There are many books in my library that I return to often. And most interesting is the fact that if I get rid of a book or give it away, within hours or days I am looking for a quote from the book that is no longer on my shelf. There is one page, preface, page 19, from a book (that will never give away) Harold Bloom’s How to Read and Why that I almost have memorized. I go back to read it often. I was thinking about it as Rosemary and I were reading in bed last night. The preface reads: There is no single way to read well, though there is a prime reason why we should read. Information is endlessly available to us; where shall freedom be found? If you are fortunate, you encounter a particular teacher who can help, yet finally you are alone, going on without further mediation. Reading well is one of the great pleasures that solitude can afford you, because it is, at least in my experience, the most healing of pleasures. It returns you to otherness, whether in yourself or in friends, or in those who might become friends. Imaginative literature is otherness, and as such alleviates loneliness. We read not only because we cannot know enough people, but because friendship is so vulnerable, so likely to diminish or disappear, overcome by space, time, imperfect sympathies, and all the sorrows of familial and passional life. I thought of the above as in the quiet of our marriage bedroom with our cats sleeping at our feet Rosemary and I read separate books on the same bed. Not as sexy, perhaps, as reading separate books on separate beds as the likes of Nick and Nora Charles, but it seemed comforting to me last night. It was comforting but at the same time I felt alone. Perhaps Bloom is right and reading is a pleasure of solitude.There was more and it disturbed me. I glance to my right and watched Rosemary read. I watched myself read. We were in close proximity but there was a barrier between us. I was enjoying The Detour by the strangely named author, Andromeda Romano-Lax who lives in Alaska and is ample proof that there is more than Palin to be found in a place when on a clear day you can see the former Soviet Union. I cannot recall exactly how it is that I ended up corresponding with Miss Romano-Lax. I feel as I read her good novel that we share something. This we share, reading her words in my head seems to be far more intimate than feeling separate in a bed with my wife who happens to be reading a completely different book. The Detour is a novel that is thematicaly based on another book in my collection, Rescuing Da Vinci by Robert M. Edsel which is about how the allies and European countries tried to protect art from the likes of Hitler and Goebbels. It is also how many of these works of art were retrieved after WWII.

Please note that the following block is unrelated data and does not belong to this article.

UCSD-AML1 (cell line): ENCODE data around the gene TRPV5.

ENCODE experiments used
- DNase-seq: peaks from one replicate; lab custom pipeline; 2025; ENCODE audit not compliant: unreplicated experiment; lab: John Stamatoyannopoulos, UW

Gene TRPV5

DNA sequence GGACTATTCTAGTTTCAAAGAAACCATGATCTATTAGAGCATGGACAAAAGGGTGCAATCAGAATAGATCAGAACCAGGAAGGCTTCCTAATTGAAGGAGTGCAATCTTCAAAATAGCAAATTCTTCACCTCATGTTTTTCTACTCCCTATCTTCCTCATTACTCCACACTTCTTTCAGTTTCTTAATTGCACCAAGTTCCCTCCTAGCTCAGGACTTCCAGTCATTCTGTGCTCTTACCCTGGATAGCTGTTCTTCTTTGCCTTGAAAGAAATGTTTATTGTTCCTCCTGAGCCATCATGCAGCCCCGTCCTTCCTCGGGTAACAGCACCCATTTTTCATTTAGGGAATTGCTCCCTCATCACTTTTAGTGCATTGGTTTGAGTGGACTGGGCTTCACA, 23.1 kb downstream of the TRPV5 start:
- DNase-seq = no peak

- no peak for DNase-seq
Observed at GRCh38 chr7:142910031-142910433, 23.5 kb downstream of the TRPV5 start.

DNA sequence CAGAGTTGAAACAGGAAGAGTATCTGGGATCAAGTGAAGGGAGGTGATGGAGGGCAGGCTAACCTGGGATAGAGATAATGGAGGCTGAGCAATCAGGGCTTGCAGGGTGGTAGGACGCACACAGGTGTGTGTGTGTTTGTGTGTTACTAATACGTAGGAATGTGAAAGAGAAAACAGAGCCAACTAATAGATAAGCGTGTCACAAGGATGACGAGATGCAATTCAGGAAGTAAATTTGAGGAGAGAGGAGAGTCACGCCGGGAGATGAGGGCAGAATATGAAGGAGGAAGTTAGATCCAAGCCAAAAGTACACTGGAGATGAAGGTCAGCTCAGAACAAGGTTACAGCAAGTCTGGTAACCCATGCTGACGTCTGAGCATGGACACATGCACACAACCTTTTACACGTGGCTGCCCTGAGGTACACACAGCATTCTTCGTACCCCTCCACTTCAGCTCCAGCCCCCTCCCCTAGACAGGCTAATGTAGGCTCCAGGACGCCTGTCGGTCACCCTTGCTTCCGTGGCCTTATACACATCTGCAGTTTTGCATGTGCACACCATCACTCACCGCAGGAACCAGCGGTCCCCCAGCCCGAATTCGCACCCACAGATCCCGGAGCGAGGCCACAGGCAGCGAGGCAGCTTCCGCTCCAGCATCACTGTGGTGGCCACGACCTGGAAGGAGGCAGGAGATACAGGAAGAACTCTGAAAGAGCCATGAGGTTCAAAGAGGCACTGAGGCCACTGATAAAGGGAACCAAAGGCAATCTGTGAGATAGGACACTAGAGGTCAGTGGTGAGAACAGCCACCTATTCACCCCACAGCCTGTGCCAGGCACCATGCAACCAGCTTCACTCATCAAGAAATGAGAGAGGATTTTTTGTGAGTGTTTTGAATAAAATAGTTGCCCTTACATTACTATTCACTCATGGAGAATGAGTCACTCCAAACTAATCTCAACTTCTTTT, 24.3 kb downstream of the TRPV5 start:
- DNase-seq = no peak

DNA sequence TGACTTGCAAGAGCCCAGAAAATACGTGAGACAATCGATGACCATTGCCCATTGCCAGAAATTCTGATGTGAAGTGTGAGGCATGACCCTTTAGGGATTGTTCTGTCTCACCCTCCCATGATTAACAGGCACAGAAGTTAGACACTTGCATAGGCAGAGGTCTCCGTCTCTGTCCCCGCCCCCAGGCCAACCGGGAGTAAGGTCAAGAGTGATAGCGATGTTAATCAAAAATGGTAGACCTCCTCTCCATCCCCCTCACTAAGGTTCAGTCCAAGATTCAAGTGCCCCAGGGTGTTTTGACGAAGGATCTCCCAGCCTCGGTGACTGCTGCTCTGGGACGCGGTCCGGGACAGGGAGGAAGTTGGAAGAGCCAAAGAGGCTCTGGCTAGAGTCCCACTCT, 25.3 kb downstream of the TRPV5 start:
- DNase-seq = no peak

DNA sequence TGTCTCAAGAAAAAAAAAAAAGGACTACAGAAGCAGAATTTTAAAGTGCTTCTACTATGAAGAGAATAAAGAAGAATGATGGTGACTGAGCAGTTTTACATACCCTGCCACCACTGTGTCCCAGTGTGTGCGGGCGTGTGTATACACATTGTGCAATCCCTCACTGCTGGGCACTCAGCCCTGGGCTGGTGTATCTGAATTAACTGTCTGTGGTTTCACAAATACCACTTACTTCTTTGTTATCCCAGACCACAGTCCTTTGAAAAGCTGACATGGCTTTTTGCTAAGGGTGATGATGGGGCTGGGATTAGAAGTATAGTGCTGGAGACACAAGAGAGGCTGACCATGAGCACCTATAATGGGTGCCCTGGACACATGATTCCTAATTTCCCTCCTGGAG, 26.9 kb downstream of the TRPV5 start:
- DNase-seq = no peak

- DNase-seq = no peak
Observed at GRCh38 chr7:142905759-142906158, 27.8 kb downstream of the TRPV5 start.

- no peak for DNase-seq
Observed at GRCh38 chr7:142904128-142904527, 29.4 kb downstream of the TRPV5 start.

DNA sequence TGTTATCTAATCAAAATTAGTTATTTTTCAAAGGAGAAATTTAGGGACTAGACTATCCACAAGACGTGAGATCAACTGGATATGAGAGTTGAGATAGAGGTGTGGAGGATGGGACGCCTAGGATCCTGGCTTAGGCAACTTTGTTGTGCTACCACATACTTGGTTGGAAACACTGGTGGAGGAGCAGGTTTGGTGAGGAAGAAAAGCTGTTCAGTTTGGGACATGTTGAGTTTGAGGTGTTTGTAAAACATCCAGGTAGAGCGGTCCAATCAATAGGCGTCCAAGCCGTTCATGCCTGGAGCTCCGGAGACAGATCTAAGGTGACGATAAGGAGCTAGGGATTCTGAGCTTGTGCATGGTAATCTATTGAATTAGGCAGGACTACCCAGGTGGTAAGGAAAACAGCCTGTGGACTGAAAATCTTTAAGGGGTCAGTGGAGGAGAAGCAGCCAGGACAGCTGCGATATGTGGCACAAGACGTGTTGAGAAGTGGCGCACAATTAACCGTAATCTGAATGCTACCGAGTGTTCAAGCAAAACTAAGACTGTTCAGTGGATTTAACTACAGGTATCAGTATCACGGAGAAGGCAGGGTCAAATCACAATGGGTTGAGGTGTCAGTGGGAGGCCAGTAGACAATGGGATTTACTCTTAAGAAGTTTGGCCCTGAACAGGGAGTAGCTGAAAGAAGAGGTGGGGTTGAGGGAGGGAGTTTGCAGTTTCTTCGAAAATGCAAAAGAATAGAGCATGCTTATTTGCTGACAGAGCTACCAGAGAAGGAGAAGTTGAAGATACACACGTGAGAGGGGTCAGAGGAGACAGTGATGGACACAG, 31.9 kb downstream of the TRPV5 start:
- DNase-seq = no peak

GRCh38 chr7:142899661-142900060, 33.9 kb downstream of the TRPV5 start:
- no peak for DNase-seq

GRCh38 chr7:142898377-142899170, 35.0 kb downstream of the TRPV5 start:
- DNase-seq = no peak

Alice Sebold’s book, Lovely Bones (a pristine formerly unread book I purchased for $0.50 at my Vancouver Oakridge Public Library Branch book bin) I bought for my granddaughter Rebecca. Rosemary feels that she should read the books I give my older granddaughter Rebecca before I give them to her. She then finds ways of talking to her about a shared experience. Or perhaps my Rosemary, who was once a teacher, will always be a teacher. I felt a bit left out. I would interrupt her reading with questions like, “Do you like the book?” She was miffed by my interruptions. There might be a solution to my problem of reading solitude. I will take out the same novel twice from my public library and I will suggest to Rosemary that we do some simultaneous reading. I wonder? As Rosemary put out the lights I remembered that sometime around 1956 I was attempting to read Paul Horgan’s historical novel (the Apache wars in the 1880s) A Distant Trumpet for school. I was having a terrible time reading it. I could not understand. It was boring. My mother told me she would read it. She did and she convinced me that it was a worthy book. She explained to me the good parts and was so persuasive that it was that book and sharing it with her that finally made me a reader for life.
Originally published at blog.alexwaterhousehayward.com.